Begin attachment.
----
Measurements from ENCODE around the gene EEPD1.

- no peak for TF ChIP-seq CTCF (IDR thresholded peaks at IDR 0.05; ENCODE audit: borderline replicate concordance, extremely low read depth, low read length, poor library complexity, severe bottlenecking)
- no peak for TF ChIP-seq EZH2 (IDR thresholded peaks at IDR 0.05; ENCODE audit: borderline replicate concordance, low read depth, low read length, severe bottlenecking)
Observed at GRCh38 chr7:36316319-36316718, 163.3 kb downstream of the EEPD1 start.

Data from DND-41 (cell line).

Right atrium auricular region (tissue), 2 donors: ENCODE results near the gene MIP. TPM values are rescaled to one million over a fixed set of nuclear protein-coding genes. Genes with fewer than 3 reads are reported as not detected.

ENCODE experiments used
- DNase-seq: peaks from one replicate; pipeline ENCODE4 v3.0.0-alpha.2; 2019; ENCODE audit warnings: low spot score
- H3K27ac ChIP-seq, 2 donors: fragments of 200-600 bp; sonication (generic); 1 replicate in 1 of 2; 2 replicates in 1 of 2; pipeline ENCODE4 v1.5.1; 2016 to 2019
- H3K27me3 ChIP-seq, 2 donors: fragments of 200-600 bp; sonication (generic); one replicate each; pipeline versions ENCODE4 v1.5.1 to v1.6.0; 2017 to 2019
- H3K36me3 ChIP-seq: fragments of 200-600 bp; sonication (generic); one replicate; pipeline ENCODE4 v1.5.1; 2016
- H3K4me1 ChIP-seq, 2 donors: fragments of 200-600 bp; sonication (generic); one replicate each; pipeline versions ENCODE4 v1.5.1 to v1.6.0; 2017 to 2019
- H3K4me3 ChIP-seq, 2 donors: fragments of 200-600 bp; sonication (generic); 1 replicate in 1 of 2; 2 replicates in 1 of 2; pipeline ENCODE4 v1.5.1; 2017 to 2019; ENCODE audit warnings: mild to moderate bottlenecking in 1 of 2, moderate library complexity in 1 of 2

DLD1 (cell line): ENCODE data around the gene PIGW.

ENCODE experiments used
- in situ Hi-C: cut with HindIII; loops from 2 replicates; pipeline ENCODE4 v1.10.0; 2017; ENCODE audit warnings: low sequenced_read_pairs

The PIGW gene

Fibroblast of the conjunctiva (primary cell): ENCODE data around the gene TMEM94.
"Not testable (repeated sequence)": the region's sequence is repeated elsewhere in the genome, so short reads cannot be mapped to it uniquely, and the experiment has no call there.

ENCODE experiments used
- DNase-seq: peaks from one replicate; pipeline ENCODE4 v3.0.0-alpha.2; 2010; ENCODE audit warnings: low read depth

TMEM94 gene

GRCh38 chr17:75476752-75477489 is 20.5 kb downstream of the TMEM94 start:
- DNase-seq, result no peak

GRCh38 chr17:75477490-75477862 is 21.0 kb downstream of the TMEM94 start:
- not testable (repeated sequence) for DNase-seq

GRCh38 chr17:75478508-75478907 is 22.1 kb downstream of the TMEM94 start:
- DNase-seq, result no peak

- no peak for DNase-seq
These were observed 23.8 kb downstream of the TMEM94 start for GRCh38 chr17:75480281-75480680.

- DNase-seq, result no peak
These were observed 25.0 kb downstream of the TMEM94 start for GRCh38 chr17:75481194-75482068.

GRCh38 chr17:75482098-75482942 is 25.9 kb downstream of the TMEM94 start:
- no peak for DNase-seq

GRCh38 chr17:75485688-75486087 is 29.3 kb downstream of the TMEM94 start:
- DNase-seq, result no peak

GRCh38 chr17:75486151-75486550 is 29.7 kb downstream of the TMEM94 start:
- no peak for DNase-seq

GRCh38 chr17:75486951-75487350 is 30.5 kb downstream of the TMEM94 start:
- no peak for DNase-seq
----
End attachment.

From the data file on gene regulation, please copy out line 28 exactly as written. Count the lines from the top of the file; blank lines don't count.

- DNase-seq, result no peak